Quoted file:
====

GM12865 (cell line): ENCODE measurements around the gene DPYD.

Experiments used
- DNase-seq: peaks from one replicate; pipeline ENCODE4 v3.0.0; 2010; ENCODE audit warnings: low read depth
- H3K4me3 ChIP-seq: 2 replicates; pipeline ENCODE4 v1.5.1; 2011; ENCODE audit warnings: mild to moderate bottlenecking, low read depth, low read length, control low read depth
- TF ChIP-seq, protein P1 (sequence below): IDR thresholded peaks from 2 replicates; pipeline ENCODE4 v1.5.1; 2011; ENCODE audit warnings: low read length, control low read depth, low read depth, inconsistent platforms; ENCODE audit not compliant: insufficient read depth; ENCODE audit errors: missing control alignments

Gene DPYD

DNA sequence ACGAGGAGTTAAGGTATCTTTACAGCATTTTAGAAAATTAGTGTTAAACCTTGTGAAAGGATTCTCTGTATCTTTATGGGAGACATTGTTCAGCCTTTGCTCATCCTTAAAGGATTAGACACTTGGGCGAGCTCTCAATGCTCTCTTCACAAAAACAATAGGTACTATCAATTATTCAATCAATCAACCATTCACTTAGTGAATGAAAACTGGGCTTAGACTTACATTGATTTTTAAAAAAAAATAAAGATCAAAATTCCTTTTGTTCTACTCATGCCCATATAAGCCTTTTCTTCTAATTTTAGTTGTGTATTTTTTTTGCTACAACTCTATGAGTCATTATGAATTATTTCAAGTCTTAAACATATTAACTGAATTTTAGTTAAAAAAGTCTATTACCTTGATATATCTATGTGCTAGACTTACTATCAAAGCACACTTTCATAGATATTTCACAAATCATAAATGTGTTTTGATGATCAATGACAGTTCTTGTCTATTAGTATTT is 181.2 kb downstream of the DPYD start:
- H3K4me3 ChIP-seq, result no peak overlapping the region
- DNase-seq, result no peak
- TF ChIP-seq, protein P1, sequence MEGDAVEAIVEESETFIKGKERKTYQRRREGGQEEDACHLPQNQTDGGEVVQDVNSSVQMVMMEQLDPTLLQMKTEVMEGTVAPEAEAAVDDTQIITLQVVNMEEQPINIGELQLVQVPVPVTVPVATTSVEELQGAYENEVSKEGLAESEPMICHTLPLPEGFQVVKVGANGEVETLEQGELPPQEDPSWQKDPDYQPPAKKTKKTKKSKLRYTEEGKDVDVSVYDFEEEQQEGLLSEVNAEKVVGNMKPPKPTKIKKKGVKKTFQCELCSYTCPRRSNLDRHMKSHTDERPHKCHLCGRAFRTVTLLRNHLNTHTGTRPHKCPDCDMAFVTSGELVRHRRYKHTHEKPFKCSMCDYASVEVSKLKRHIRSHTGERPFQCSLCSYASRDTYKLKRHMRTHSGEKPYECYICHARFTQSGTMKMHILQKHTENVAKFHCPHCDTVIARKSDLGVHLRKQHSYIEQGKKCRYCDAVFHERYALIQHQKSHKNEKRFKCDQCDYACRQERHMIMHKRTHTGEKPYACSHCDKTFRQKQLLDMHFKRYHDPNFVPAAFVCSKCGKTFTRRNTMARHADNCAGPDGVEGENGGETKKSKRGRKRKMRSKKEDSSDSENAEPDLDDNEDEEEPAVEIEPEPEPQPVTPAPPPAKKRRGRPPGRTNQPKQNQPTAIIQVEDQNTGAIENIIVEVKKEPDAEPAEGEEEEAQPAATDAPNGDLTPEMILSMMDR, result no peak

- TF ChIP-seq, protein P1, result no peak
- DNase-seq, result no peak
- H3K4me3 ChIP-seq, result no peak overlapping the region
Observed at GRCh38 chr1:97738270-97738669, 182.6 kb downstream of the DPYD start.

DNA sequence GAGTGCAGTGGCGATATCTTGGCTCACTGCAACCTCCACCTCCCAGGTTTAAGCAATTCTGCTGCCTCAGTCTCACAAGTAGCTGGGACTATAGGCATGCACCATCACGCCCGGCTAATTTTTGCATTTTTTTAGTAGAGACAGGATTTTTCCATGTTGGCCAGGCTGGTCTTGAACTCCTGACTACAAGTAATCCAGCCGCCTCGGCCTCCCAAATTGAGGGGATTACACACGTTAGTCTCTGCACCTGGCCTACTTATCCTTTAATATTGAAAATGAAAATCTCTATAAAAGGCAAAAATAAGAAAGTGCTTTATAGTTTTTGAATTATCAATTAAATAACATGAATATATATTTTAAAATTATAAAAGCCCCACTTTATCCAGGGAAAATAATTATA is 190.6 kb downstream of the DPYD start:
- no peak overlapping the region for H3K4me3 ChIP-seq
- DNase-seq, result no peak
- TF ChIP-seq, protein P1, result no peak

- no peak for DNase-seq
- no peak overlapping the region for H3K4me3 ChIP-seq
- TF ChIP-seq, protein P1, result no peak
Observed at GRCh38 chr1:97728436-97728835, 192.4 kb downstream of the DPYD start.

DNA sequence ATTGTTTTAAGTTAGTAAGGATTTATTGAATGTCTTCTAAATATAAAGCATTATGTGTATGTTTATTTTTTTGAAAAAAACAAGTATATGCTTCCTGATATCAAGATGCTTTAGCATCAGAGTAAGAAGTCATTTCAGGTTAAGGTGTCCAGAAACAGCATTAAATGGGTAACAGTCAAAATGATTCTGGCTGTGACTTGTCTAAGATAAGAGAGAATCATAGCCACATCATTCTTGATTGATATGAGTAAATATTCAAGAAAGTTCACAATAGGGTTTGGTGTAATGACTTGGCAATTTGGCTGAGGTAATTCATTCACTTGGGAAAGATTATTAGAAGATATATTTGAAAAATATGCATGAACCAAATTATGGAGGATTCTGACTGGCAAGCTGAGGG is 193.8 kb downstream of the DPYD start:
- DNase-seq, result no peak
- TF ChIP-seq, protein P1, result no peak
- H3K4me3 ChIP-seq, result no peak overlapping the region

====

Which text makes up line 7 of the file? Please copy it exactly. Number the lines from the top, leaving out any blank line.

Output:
DNA sequence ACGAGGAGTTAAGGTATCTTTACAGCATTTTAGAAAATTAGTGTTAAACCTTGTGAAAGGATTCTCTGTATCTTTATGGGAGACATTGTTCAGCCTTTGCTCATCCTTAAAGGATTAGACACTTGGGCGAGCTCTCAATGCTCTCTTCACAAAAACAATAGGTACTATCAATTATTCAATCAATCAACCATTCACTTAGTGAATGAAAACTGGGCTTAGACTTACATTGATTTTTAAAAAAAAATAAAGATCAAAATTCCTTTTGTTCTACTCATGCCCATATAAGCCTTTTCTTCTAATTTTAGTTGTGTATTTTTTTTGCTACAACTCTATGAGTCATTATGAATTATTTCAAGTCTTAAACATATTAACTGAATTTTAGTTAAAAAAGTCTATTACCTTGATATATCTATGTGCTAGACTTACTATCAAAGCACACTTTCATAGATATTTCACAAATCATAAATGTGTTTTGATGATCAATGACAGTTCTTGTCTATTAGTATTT is 181.2 kb downstream of the DPYD start: